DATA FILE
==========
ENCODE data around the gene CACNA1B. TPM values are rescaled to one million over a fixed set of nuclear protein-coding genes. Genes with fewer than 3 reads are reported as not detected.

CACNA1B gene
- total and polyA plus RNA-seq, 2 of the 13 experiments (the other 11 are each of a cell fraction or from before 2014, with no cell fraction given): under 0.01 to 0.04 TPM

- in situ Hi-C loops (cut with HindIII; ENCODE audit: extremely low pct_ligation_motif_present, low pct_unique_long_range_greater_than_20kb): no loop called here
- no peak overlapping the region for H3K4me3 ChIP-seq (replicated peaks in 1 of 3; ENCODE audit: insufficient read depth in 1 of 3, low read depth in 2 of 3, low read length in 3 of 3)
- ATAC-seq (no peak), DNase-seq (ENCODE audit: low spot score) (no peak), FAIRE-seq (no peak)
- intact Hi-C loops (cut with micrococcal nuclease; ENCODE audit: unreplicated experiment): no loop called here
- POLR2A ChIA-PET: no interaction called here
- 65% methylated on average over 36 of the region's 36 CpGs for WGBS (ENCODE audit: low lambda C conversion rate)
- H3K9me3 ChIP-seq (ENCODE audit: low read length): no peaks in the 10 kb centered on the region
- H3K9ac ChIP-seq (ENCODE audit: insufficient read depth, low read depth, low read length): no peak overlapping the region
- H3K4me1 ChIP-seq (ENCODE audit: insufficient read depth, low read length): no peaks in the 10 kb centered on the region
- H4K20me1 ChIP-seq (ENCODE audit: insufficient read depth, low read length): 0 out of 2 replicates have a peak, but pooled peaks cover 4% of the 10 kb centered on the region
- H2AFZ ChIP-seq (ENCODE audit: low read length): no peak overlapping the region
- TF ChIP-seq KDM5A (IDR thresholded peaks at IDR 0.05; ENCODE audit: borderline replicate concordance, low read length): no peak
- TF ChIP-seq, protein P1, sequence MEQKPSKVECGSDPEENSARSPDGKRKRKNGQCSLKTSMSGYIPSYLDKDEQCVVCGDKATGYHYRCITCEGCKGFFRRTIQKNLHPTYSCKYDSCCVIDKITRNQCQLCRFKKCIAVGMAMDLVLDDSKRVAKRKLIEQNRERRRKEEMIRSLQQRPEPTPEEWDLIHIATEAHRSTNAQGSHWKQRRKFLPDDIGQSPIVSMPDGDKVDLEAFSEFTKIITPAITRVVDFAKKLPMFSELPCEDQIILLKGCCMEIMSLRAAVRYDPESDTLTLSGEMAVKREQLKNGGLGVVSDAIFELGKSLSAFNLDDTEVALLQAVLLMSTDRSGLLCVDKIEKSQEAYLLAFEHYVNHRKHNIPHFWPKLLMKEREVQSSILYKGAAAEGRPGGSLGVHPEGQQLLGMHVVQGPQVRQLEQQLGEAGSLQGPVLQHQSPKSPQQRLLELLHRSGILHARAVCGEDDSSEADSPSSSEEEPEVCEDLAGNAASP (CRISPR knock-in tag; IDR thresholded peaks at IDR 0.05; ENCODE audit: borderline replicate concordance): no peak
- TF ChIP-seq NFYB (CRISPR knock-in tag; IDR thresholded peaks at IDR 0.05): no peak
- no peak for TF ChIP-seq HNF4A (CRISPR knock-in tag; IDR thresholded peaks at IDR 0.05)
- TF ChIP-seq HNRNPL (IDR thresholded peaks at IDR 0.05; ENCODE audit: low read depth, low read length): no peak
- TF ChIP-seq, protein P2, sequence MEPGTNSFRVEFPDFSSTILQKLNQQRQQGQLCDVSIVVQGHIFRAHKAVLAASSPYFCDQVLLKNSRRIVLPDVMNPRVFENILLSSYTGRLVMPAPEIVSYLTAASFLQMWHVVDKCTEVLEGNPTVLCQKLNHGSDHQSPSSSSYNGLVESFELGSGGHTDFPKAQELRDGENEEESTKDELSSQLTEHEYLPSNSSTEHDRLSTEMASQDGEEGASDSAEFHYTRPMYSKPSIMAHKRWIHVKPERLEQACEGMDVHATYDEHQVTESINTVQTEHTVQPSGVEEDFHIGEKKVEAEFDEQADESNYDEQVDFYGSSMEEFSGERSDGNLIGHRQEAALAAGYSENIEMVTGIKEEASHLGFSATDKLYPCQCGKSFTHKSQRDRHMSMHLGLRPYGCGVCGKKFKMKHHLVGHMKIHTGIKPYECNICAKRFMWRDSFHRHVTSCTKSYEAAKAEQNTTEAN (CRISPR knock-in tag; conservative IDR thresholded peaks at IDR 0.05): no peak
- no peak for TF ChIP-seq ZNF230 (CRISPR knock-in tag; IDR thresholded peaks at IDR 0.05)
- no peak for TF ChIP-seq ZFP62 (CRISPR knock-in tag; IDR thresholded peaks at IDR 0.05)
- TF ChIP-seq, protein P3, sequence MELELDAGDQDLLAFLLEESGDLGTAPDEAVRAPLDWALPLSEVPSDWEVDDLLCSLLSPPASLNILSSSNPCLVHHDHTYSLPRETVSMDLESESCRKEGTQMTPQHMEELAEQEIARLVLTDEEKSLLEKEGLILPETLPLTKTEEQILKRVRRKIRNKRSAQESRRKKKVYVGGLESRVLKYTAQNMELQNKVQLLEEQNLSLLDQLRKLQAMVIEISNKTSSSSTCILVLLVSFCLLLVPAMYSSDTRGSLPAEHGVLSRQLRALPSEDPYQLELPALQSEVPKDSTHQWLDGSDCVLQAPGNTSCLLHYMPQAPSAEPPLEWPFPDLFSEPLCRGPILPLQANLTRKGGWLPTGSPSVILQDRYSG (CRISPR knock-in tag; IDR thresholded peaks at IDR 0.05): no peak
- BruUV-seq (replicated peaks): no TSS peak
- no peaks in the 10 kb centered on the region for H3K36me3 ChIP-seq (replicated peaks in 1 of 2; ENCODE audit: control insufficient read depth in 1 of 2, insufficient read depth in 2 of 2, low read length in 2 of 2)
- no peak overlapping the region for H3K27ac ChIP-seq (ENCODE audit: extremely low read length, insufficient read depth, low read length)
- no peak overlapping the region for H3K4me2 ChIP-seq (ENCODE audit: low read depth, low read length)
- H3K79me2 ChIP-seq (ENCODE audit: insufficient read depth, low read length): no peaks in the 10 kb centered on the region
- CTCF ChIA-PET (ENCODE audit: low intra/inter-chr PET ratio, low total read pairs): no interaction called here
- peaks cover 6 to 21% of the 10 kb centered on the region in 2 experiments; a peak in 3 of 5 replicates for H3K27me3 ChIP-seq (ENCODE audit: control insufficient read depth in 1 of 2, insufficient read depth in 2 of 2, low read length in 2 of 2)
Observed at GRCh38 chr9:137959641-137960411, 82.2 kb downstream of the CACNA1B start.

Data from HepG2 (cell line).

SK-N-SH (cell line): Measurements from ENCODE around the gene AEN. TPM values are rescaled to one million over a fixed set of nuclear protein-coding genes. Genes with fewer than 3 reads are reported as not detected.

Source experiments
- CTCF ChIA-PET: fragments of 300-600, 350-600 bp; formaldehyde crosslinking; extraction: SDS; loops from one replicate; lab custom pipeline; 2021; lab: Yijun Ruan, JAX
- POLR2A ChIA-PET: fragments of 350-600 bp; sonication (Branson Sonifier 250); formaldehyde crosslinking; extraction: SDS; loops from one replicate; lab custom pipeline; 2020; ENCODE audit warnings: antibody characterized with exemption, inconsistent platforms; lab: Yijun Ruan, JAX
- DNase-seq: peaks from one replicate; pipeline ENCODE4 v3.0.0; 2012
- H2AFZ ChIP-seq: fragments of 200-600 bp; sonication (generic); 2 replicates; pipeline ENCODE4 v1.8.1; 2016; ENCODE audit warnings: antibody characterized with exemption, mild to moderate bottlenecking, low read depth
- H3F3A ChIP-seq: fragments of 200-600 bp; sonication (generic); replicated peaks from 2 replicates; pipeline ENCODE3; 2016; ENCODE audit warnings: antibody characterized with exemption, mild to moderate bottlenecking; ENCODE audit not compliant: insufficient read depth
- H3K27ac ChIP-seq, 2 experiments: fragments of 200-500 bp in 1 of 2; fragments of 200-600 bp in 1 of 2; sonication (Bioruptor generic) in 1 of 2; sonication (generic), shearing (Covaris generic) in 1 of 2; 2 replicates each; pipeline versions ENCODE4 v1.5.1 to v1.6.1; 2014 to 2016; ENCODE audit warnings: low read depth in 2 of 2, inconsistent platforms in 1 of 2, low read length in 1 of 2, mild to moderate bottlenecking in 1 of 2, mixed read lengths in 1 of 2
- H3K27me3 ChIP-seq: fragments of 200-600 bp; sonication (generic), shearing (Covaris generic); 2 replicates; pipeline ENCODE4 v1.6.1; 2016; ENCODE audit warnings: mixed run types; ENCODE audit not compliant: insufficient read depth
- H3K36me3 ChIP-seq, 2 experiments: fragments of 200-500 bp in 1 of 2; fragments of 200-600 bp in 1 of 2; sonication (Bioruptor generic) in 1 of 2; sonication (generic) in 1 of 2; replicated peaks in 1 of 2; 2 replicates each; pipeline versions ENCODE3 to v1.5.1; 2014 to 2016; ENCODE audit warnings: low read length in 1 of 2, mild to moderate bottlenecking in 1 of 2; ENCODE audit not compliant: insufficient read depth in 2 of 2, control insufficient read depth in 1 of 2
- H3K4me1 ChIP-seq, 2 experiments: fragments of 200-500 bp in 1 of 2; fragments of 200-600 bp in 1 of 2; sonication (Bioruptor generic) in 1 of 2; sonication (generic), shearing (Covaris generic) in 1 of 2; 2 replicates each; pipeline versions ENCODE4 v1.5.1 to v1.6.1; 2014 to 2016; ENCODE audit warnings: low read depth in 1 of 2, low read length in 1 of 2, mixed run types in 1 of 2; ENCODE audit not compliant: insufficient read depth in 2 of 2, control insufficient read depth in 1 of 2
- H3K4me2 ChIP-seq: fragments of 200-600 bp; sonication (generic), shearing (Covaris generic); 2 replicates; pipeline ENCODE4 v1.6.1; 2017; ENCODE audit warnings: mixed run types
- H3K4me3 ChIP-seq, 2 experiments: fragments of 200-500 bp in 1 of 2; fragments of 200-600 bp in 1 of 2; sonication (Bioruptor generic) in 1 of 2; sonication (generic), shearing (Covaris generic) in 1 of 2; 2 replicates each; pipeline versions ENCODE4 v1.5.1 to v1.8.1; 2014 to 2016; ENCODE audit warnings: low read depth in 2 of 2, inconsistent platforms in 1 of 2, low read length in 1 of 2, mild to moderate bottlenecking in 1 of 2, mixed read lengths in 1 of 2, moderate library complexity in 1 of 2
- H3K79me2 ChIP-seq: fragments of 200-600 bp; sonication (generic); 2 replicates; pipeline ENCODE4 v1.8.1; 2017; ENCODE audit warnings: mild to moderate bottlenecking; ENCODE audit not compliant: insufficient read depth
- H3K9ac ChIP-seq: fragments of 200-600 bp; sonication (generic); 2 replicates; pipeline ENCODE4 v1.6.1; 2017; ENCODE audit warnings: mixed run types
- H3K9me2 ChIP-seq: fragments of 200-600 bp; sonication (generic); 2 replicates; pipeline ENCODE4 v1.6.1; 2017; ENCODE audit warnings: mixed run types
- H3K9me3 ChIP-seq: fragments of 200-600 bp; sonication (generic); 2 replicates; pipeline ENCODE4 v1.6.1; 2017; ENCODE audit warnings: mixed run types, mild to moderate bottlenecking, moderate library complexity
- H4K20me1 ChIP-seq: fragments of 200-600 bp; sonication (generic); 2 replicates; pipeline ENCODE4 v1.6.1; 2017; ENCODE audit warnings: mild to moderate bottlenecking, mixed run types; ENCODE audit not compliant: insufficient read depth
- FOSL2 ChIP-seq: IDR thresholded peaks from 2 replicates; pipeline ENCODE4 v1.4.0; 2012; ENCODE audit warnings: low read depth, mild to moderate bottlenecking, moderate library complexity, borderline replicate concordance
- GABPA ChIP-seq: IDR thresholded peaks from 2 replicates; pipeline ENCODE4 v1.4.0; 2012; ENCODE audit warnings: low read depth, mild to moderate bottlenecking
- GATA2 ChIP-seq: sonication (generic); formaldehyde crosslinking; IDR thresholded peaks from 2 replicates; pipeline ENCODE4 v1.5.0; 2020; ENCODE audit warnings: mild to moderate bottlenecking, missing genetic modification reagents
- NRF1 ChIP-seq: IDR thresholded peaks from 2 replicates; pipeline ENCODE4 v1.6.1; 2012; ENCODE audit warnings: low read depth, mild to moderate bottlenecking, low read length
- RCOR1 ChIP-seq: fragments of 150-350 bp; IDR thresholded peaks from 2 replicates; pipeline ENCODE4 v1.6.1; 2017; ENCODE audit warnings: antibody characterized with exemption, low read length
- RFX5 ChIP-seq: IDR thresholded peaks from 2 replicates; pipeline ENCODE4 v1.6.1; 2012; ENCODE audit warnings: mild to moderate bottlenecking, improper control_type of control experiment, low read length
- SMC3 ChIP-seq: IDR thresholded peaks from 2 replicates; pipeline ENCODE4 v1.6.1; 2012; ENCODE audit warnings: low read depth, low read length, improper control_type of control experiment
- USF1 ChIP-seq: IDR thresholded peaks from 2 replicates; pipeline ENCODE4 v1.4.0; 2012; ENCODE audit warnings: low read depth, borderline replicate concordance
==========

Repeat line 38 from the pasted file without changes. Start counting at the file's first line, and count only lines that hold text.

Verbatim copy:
- H2AFZ ChIP-seq: fragments of 200-600 bp; sonication (generic); 2 replicates; pipeline ENCODE4 v1.8.1; 2016; ENCODE audit warnings: antibody characterized with exemption, mild to moderate bottlenecking, low read depth